All of the crusts were brittle and shattered when cut, by the way.
Today, our experiments with both reducing the seed amount of starter in our levain and extending the fermentation time of it was a major success. I will keep experimenting with reducing the amount of seed starter and levain in subsequent loaves to see just how low we can go. Our goal as bakers is to coax the flavors out of the grains, and to skillfully ferment and strengthen dough, not to use our starters as a crutch to raise our breads.
About the flour for these breads. As I mentioned, I milled my own Bob's Red Mill grains for the whole-grain wheat and rye, for the bread flour I used King Arthur, and for the high-extraction, I used Jovial which is this fantastic golden cast and smells really earthy and minerally. The texture is really interesting too. It's almost clay-like.This is my first venture with purchased high-extraction flour and I am really pleased with it. I will be trying another brand with our next loaf. There are such a scarce few, right, so I got them and will be trying them all.
What does high-extraction mean anyway? Well, if you're confused, you are not alone. One would think the more bran you extract, the higher the number. But that is not the case. Commercial millers are able to obtain 72%-75% of white flour from 100 pounds of wheat berries. Thus the extraction rate of white flour is expressed as this percentage, so, all-purpose flour or bread flour would be called 72% extraction, or 75% extraction. From here, the higher the percentage, the more bran particles are present in the flour. Whole wheat flour, for example, is represented as 100% extraction, and when you purchase high-extraction flours, they are usually an 80% - 90% extraction rate. So, not quite a while wheat flour, but not a white flour either. Rather somewhere in between. With high-extraction flours you get the best of both worlds, a flour with the raising powers of white flour and the nutrition and flavor of whole grain flour. It also opens up the crumb a bit in breads that use a high percentage of whole grain flour. Just a recap, white breads rise higher than whole grain breads and have a more open crumb because there are no sharp bran particles to cut at the gluten structure thus tightening the crumb.
Heartland Mills - I finally used my HM high-extraction flour (called 'Golden Buffalo') and I could not be more pleased. The flour is indeed golden and the high mineral content is evident. The extraction rate is 90% here. Love that.
Mendocino Grain Project - A gorgeous little organization that grows sustainable grains (and legumes), and supports Northern California grain growers by harvesting, cleaning and milling their crops. They are located in Ukiah, and their focus is on local distribution via 'Grain Share', a program set up so that a portion of their annual grains harvest can be purchased by harvest members. You must subscribe to partake in their program, and they give preference to people living in Mendocino County (their goal is to support local farmers, reduce carbon footprint, and support the local food economy). Each share offers about 110 pounds of grains, including hard red wheat, durum wheat, rye and several others. Members pick up their allotment at one to two month intervals or all at once at a determined location. They also offer half shares. I received some coveted Red Fife from them recently, which is unfortunately not offered this year, but which I have been dying to work with. So expect a post about it soon!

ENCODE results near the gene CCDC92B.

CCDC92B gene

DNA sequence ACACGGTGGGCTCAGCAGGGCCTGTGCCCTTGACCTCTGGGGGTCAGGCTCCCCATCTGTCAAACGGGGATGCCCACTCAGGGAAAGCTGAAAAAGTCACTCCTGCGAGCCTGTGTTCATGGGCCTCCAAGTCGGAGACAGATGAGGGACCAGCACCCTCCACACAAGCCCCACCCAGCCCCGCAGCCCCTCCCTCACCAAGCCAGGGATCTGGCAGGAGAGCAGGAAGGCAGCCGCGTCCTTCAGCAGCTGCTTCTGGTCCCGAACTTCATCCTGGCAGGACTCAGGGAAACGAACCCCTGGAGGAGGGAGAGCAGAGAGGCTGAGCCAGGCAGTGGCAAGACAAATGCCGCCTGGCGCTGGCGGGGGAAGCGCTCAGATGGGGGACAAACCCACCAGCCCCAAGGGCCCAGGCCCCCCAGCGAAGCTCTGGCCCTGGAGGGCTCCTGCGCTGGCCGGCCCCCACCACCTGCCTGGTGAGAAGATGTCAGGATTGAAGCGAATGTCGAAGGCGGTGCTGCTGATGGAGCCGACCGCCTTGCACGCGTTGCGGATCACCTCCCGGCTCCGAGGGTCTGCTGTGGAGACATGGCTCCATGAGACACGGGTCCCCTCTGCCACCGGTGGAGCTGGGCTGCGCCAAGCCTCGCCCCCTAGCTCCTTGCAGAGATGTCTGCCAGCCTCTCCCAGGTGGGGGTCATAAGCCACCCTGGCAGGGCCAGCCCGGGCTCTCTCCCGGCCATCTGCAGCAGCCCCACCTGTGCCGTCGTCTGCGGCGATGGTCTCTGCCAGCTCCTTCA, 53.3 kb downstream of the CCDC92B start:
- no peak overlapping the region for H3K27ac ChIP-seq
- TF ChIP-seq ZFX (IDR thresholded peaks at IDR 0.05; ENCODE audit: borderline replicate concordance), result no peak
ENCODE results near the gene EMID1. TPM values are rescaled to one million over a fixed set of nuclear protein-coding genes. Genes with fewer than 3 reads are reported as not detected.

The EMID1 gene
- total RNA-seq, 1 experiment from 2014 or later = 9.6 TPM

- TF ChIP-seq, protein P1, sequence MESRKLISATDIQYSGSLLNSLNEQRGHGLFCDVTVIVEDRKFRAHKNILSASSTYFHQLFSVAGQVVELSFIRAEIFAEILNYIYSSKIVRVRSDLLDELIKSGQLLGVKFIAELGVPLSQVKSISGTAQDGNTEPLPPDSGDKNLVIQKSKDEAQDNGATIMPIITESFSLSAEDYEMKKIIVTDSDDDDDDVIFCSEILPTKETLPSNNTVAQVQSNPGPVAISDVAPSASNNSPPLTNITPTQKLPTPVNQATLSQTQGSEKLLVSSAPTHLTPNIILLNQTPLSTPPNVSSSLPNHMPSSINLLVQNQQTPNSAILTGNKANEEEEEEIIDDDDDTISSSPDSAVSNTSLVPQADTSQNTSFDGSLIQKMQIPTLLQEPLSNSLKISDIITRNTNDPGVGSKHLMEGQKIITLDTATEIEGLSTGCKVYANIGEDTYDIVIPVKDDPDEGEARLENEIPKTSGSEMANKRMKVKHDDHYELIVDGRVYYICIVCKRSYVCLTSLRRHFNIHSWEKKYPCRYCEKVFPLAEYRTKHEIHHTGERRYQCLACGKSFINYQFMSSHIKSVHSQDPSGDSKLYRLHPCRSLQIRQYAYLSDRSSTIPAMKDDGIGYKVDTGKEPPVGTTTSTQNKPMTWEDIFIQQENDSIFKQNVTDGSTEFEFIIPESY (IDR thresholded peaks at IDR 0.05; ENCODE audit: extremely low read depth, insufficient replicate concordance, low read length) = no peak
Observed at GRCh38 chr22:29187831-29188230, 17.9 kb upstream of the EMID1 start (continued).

With all that said, here are the details of this weeks loaves!
MAKE YOUR LEVAIN
10g 100% hydration 100% dark rye starter (I use BRM home-milled dark rye to feed mine)
75 BRM home-milled dark rye flour
75 h2o, 71 degrees
Oh, just a note, I recently got a fabulous Thermoworks Thermopen so that I can keep track of my water temps. It's way more accurate than my dial-thermometer and reads temperatures within seconds. In the future I will be recording the temperature of my dough through its fermentation for you all.
Mix the levain ingredients together until you reach a paste. Ideally, you will plan to ferment your levain for 6 or 7 hours. If you must extend the fermentation, keep it in a cool place. Depending upon what type of rye flour you are using, and if you are able to keep it cool, you may be able to extend it up to 11 hours. This particular levain fermented for 6 hours.
50g BRM home-milled dark rye flour
50g BRM home-milled hard red spring wheat
200g Jovial Einkorn high-extraction flour
200g KA bread flour
402g h2o, divided into 377g and 25g quantities
35g Wheat germ
12g Diamond kosher salt
When your levain is properly fermented, mix together 150g of levain, all of the flours, the wheat germ and 377g of water until you reach a shaggy mass. Autolyse for one hour and ten minutes.
After the autolyse, squish the salt into the dough with the remaining 25g of water until you reach a smooth mass. Now it's time for the 4-hour bulk fermentation.
Every half hour, perform a series of turns throughout the entire bulk fermentation, taking care not to deflate the dough as you near the end of bulk.
When bulk fermentation is accomplished, turn the dough out onto a workspace dusted with brown rice flour, and shape into a loose round. Rest for 20 minutes. I cover mine with a damp paper towel to keep it from forming a skin.
After the bench, shape the dough into a taut boule and pop into a banneton or a bowl lined with linen that you have dusted with brown rice flour.
Pop in the fridge and ferment. Mine fermented for 17.5 hours, but I make a sort of demi-rye often, and have excellent results with 10, 12 and 15 hour ferments. Rye breads do not want to be pushed too far at final fermentation. The enzymatic activity in rye dough is really vigorous. Also know that the higher the amount of rye flour in the bread (i.e., if you are indeed using your 100% rye starter, and a 100% rye levain) the more enzymatic activity you will have, and the faster it will ferment. With this additional rye, you are pushing this loaf from 10% rye to just about 22.25% (Total flour for this loaf 578g, and of this the rye content is: 3.3g rye flour in the 100% starter, 75g rye flour in the levain, 50g rye flour in the final dough for a total of 128.3g of rye flour vs. 50g of rye called for in Chad's formula), so keep this in mind when you are doing your final fermentation. This loaf will also be a bit stickier than you may be accustomed to. This is the nature of rye (though with this particular loaf, the dough was not difficult to manage at all). If you want to cut down on the rye in this loaf and keep it closer to the 10% rye in the book, make your levain using a different flour. Some ideas are 100% whole wheat, 100% white flour, or a 50/50 blend of white/wheat.